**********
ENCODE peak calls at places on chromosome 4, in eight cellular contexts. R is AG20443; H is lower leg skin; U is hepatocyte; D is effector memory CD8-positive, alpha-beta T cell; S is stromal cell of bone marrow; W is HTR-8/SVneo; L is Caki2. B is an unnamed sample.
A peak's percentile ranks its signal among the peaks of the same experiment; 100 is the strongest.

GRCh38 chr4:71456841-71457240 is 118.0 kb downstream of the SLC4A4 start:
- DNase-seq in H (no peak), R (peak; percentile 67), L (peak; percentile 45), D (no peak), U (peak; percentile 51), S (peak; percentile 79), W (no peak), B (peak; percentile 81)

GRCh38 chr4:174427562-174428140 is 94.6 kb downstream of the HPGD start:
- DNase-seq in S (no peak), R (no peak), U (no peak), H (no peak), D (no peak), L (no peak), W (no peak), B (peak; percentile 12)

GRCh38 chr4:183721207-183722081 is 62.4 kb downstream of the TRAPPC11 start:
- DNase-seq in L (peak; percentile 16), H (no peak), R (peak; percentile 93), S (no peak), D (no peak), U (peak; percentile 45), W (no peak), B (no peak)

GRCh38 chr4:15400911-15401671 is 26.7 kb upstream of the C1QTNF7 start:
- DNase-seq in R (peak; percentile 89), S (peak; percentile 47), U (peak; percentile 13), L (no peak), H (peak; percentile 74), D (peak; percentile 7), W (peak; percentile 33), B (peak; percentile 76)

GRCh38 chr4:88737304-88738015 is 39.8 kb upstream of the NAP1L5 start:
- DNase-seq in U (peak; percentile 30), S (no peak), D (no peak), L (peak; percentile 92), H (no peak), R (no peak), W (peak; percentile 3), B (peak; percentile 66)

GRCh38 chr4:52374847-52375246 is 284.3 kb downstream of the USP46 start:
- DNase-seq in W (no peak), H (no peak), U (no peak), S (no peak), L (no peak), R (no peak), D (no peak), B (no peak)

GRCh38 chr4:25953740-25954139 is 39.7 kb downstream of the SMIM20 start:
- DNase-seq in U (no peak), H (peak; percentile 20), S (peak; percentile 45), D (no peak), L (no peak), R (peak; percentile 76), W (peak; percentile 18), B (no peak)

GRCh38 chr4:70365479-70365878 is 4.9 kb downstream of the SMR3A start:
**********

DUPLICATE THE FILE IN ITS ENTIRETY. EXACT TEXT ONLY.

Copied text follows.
ENCODE peak calls at places on chromosome 4, in eight cellular contexts. R is AG20443; H is lower leg skin; U is hepatocyte; D is effector memory CD8-positive, alpha-beta T cell; S is stromal cell of bone marrow; W is HTR-8/SVneo; L is Caki2. B is an unnamed sample.
A peak's percentile ranks its signal among the peaks of the same experiment; 100 is the strongest.

GRCh38 chr4:71456841-71457240 is 118.0 kb downstream of the SLC4A4 start:
- DNase-seq in H (no peak), R (peak; percentile 67), L (peak; percentile 45), D (no peak), U (peak; percentile 51), S (peak; percentile 79), W (no peak), B (peak; percentile 81)

GRCh38 chr4:174427562-174428140 is 94.6 kb downstream of the HPGD start:
- DNase-seq in S (no peak), R (no peak), U (no peak), H (no peak), D (no peak), L (no peak), W (no peak), B (peak; percentile 12)

GRCh38 chr4:183721207-183722081 is 62.4 kb downstream of the TRAPPC11 start:
- DNase-seq in L (peak; percentile 16), H (no peak), R (peak; percentile 93), S (no peak), D (no peak), U (peak; percentile 45), W (no peak), B (no peak)

GRCh38 chr4:15400911-15401671 is 26.7 kb upstream of the C1QTNF7 start:
- DNase-seq in R (peak; percentile 89), S (peak; percentile 47), U (peak; percentile 13), L (no peak), H (peak; percentile 74), D (peak; percentile 7), W (peak; percentile 33), B (peak; percentile 76)

GRCh38 chr4:88737304-88738015 is 39.8 kb upstream of the NAP1L5 start:
- DNase-seq in U (peak; percentile 30), S (no peak), D (no peak), L (peak; percentile 92), H (no peak), R (no peak), W (peak; percentile 3), B (peak; percentile 66)

GRCh38 chr4:52374847-52375246 is 284.3 kb downstream of the USP46 start:
- DNase-seq in W (no peak), H (no peak), U (no peak), S (no peak), L (no peak), R (no peak), D (no peak), B (no peak)

GRCh38 chr4:25953740-25954139 is 39.7 kb downstream of the SMIM20 start:
- DNase-seq in U (no peak), H (peak; percentile 20), S (peak; percentile 45), D (no peak), L (no peak), R (peak; percentile 76), W (peak; percentile 18), B (no peak)

GRCh38 chr4:70365479-70365878 is 4.9 kb downstream of the SMR3A start: